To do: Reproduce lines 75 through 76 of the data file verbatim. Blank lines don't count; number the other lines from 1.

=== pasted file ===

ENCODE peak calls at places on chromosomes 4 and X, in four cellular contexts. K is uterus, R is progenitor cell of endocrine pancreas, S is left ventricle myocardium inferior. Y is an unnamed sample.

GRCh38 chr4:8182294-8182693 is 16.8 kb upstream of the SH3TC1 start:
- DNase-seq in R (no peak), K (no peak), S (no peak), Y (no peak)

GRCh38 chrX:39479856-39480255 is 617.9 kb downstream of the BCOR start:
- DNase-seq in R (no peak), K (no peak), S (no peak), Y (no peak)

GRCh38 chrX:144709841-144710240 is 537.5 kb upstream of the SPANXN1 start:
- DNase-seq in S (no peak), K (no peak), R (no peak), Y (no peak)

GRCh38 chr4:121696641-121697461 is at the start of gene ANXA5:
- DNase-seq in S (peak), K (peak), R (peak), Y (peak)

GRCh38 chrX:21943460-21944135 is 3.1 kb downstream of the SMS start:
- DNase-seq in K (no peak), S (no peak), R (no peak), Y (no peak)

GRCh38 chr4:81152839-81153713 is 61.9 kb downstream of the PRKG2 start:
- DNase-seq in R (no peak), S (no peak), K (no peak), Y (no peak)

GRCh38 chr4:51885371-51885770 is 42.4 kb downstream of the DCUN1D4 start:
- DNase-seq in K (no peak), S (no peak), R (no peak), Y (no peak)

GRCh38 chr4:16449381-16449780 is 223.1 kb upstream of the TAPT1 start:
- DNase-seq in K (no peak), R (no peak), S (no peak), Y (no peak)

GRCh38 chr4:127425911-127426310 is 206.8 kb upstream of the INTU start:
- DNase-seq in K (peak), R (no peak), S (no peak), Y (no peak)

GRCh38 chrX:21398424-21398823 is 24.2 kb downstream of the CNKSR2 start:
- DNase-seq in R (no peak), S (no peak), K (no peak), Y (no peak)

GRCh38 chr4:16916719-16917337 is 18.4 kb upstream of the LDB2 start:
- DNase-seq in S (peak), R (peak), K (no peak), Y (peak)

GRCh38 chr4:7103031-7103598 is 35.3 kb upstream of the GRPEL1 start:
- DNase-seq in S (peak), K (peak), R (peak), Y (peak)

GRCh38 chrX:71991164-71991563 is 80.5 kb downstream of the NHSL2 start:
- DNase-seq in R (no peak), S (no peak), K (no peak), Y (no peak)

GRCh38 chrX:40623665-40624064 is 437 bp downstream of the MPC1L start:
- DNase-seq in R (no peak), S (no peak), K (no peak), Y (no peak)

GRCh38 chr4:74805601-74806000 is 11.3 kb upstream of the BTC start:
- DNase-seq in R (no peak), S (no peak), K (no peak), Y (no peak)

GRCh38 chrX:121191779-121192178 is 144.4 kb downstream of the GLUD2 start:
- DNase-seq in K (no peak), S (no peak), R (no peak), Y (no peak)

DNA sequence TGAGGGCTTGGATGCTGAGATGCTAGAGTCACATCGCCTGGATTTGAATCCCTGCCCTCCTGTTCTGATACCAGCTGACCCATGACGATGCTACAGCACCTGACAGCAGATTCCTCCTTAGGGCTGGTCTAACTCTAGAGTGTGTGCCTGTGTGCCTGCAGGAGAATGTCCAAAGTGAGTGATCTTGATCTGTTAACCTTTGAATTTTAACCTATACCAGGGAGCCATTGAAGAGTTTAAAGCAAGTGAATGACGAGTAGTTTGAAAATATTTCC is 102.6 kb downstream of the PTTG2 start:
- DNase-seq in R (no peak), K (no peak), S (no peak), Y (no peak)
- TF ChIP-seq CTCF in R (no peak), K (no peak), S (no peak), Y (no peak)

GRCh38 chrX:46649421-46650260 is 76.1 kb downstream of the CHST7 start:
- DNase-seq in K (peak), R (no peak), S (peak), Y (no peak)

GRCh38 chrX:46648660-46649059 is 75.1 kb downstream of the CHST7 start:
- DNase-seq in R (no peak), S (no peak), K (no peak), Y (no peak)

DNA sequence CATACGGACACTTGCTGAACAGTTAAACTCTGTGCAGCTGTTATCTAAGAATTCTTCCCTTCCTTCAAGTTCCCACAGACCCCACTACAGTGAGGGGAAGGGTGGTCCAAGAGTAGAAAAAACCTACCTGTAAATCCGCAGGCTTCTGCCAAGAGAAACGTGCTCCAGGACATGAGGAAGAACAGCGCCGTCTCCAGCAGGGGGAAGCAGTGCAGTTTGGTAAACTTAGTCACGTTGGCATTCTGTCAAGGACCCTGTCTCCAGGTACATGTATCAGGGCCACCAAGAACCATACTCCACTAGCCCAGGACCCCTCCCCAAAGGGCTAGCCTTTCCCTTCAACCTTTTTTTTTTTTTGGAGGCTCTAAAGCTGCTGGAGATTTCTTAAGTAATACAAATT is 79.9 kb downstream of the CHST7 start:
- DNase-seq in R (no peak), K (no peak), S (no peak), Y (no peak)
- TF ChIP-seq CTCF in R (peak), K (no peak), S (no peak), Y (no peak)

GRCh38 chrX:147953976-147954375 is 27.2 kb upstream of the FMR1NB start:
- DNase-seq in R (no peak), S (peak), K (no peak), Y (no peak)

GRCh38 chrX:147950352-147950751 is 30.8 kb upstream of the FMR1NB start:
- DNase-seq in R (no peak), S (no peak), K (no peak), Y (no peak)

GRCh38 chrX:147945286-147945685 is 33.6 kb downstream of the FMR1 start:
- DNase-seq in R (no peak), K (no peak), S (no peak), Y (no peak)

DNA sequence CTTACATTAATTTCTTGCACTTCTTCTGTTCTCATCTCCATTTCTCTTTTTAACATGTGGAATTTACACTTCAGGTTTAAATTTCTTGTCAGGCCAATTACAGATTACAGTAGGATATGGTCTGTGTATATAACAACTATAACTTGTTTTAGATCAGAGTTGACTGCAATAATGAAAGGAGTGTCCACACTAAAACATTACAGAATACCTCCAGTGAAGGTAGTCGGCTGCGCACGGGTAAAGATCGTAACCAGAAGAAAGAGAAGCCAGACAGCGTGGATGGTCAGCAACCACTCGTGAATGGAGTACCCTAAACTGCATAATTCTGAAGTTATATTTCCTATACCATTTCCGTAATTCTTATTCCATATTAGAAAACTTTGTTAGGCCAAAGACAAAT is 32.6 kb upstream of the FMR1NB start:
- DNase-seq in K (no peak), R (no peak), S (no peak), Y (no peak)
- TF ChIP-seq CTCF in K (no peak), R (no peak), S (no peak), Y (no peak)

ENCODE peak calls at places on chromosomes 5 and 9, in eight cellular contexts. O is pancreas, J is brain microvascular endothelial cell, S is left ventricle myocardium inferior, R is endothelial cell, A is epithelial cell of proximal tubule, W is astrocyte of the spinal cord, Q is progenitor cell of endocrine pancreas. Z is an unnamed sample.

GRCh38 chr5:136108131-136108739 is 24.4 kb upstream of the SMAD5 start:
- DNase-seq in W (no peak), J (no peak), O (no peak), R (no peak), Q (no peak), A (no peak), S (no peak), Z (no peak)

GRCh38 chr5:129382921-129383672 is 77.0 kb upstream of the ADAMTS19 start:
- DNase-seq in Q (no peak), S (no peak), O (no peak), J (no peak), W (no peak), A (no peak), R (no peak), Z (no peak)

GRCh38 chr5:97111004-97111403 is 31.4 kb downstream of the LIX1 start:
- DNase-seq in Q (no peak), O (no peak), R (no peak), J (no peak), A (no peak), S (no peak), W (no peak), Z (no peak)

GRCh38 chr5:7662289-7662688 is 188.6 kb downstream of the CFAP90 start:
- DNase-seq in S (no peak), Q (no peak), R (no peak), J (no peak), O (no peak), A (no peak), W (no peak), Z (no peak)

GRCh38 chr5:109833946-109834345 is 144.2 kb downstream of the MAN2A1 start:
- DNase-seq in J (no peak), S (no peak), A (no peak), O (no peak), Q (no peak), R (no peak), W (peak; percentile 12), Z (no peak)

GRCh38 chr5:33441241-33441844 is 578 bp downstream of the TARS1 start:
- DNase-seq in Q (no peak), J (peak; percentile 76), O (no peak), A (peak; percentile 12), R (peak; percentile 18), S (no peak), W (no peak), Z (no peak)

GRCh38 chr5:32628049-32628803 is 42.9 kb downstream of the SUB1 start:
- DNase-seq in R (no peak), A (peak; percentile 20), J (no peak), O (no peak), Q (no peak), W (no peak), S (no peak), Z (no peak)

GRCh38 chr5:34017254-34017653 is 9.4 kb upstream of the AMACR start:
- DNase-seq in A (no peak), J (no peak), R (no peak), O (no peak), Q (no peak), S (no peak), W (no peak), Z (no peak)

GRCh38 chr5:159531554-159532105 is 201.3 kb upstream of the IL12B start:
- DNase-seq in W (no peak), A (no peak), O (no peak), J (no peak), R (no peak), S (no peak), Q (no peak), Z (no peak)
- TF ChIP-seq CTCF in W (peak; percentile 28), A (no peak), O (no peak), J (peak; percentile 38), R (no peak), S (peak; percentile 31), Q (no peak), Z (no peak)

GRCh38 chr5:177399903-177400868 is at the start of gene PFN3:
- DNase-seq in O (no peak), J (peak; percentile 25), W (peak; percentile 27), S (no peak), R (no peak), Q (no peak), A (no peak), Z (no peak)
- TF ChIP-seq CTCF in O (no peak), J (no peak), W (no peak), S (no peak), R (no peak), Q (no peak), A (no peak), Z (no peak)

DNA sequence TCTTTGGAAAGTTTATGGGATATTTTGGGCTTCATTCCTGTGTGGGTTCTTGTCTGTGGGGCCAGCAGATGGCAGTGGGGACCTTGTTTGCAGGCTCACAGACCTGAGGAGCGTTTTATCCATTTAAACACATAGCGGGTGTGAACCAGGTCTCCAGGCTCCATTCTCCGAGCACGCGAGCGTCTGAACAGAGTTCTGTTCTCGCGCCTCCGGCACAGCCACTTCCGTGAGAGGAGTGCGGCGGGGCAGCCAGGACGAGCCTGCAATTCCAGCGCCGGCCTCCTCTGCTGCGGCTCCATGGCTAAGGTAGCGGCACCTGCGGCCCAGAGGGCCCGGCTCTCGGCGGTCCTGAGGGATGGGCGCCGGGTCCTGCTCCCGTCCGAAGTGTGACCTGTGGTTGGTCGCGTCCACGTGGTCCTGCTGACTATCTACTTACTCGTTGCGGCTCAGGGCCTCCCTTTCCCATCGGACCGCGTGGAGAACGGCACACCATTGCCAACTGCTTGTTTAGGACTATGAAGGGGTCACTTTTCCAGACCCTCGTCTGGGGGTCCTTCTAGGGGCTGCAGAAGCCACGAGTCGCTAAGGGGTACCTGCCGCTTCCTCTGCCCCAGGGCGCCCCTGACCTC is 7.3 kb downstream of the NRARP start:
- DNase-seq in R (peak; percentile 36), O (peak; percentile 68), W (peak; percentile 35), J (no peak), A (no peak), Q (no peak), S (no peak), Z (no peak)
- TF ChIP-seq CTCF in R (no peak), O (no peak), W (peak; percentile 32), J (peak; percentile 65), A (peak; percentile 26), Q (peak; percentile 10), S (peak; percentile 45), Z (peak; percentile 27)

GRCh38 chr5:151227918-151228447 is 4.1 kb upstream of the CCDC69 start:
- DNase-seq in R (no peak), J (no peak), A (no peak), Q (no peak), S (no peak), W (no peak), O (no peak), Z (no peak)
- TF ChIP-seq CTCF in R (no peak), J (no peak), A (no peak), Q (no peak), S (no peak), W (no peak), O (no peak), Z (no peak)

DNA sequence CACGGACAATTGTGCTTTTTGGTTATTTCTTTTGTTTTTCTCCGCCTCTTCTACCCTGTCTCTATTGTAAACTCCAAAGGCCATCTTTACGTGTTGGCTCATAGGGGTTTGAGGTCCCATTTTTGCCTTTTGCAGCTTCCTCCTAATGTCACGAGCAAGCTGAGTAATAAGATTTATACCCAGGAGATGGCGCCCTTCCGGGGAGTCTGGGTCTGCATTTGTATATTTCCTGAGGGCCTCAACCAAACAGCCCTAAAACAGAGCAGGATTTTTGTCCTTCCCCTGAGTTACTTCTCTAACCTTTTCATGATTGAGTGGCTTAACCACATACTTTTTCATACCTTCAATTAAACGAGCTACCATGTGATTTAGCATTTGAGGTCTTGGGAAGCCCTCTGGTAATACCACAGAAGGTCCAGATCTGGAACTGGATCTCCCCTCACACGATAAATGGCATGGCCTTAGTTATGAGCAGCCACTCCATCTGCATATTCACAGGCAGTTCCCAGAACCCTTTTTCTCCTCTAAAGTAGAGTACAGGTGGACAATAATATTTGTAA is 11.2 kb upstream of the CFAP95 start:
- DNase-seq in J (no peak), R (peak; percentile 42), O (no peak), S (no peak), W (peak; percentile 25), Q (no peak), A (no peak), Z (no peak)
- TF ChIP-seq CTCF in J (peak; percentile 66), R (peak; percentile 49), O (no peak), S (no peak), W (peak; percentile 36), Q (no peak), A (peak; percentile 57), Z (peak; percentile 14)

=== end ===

- TF ChIP-seq CTCF in O (no peak), J (no peak), W (no peak), S (no peak), R (no peak), Q (no peak), A (no peak), Z (no peak)

DNA sequence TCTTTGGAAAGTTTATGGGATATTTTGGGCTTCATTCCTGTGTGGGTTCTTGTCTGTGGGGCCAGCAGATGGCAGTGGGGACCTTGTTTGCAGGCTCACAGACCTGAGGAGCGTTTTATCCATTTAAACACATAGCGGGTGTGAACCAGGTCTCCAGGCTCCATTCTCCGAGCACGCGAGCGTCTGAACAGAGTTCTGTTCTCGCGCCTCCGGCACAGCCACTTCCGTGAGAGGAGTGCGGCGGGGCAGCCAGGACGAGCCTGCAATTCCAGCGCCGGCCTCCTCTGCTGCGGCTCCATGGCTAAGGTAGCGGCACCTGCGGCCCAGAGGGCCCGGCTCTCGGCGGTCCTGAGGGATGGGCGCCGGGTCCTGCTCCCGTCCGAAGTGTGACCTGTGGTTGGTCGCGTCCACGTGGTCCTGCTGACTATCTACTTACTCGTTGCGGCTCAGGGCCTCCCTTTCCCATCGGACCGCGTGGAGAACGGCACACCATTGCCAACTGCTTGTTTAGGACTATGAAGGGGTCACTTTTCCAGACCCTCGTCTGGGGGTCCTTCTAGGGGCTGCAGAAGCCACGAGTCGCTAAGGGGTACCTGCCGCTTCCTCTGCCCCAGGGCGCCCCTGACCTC is 7.3 kb downstream of the NRARP start: